Black women under 40 who have been diagnosed with breast cancer have a poorer overall survival rate than white women of the same age, a study has shown.
Researchers from the University of Southampton found that survival rates were lower, despite having the same access to healthcare.
The study, published in the British Journal of Cancer, shows that this group are more likely to have larger tumours and higher rates of triple negative breast cancer – a type which does not respond to hormone therapies.
However, this does not fully explain why black women have poorer outcomes, especially for those with cancers which are sensitive to hormones.
The study authors, who were sponsored by charity Cancer Research UK, said unidentified biological factors could be to blame.
And although treatment on the National Health Service (NHS) is designed to be equal for all, some cultural factors such as recent immigration to the UK or language barriers may in practice affect use of health services.
Dr Ellen Copson, a Cancer Research UK scientist and one of the study authors, said: “Our study confirms for the first time that black women under 41 in the UK are more likely to have breast cancer recurrence than their white counterparts, despite equal access to healthcare.
“The finding also backs up similar findings in the USA, suggesting that this could be an international trend, but further research is needed to try and pin down the exact cause or causes, so we can tackle this issue.“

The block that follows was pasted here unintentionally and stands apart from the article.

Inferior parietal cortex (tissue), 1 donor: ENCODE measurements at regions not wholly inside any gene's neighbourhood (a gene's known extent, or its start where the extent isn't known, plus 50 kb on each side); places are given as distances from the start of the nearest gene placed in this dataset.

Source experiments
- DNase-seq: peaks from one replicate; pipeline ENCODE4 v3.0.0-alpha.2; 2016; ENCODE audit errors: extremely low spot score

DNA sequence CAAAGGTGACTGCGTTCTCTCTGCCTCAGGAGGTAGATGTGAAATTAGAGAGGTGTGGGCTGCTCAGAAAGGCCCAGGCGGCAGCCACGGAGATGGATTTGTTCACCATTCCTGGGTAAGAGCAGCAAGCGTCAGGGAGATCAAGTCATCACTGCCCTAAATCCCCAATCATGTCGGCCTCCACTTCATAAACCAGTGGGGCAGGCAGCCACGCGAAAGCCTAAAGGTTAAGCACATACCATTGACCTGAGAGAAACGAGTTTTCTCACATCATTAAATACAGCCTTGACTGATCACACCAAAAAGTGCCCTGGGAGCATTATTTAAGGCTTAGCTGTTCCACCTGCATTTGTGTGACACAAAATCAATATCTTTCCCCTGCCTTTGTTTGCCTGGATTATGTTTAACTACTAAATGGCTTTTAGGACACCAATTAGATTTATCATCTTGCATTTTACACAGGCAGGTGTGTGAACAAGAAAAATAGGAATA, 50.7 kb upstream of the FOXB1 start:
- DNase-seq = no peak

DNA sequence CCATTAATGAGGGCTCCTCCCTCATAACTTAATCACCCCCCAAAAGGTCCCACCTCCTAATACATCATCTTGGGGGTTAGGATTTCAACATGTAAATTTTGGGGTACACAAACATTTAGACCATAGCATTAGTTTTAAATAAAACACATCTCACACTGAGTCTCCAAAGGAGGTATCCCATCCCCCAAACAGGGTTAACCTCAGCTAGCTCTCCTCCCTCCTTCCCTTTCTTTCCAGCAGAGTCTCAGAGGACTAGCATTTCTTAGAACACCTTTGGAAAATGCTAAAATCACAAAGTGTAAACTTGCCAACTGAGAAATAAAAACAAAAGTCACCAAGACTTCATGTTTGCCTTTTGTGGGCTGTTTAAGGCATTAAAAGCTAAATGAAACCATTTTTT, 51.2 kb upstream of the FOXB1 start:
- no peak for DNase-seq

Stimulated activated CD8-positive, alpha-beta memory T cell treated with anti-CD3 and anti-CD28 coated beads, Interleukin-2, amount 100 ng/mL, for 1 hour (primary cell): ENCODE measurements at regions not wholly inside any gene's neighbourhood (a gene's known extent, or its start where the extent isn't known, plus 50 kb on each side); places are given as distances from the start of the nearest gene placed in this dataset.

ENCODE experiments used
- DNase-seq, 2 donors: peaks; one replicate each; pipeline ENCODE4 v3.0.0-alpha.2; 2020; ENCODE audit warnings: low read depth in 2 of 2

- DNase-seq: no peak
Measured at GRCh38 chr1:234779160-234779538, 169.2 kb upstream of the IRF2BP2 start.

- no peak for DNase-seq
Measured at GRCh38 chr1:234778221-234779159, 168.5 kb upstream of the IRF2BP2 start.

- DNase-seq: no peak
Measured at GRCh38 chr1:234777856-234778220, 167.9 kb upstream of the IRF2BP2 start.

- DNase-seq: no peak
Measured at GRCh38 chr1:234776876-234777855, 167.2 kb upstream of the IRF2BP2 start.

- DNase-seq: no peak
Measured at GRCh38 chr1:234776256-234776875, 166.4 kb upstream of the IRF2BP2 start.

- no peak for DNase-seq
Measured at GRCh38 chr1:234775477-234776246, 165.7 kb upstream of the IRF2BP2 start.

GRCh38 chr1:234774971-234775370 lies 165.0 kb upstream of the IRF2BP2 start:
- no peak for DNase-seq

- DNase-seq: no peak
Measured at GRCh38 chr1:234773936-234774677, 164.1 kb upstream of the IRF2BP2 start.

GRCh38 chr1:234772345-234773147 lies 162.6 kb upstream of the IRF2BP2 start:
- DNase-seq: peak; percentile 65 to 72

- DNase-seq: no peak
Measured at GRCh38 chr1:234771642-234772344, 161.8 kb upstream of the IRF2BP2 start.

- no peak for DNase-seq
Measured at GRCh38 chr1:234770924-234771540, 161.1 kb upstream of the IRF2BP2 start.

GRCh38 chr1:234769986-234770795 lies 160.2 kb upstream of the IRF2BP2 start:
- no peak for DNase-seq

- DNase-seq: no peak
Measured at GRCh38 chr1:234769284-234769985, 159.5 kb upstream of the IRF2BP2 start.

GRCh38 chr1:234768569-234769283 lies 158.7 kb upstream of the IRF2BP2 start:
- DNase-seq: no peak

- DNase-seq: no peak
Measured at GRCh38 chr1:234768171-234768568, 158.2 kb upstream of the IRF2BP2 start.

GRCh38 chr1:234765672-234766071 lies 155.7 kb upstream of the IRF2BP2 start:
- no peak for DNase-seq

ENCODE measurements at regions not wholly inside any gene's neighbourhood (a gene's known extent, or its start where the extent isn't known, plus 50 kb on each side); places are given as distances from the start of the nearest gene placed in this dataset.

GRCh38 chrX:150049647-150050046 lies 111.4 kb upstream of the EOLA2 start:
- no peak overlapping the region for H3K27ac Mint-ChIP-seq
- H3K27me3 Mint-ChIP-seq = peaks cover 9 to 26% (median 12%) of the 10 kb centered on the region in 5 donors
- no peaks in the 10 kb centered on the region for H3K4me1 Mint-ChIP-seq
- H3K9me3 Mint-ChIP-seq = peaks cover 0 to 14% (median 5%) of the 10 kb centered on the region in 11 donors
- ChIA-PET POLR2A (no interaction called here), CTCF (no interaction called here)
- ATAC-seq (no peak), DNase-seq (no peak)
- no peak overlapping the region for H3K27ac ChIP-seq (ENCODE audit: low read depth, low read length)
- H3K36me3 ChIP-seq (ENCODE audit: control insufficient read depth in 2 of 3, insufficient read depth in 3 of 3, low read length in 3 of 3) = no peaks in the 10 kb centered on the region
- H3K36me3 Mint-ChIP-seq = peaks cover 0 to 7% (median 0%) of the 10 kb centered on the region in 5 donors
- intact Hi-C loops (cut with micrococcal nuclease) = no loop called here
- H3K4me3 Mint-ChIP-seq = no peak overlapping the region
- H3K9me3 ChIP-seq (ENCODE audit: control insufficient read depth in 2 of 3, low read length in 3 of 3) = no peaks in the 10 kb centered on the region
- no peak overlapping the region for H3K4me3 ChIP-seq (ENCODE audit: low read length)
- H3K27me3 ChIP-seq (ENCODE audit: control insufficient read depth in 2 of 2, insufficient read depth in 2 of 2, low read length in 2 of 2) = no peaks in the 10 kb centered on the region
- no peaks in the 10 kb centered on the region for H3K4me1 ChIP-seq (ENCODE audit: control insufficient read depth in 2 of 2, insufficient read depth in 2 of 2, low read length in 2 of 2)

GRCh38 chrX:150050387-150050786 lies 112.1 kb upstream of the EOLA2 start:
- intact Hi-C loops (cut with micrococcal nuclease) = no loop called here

Dr Julie Sharp, Cancer Research UK’s head of health information, said: “It’s worrying that ethnic background may be a factor influencing a woman’s chance of surviving breast cancer. We know that some ethnic populations carry higher genetic risks of getting certain types of breast cancer, but if this difference is down to symptom awareness or access to healthcare, that is particularly concerning.
“More research is needed to look into the reason why young black women have higher rates of recurrence, but in the meantime women of any ethnic background should be aware of what is normal for their breasts and get any new lumps or anything unusual checked out by their GP. More often than not breast changes won’t mean cancer, but it’s best to get any unusual changes checked out.”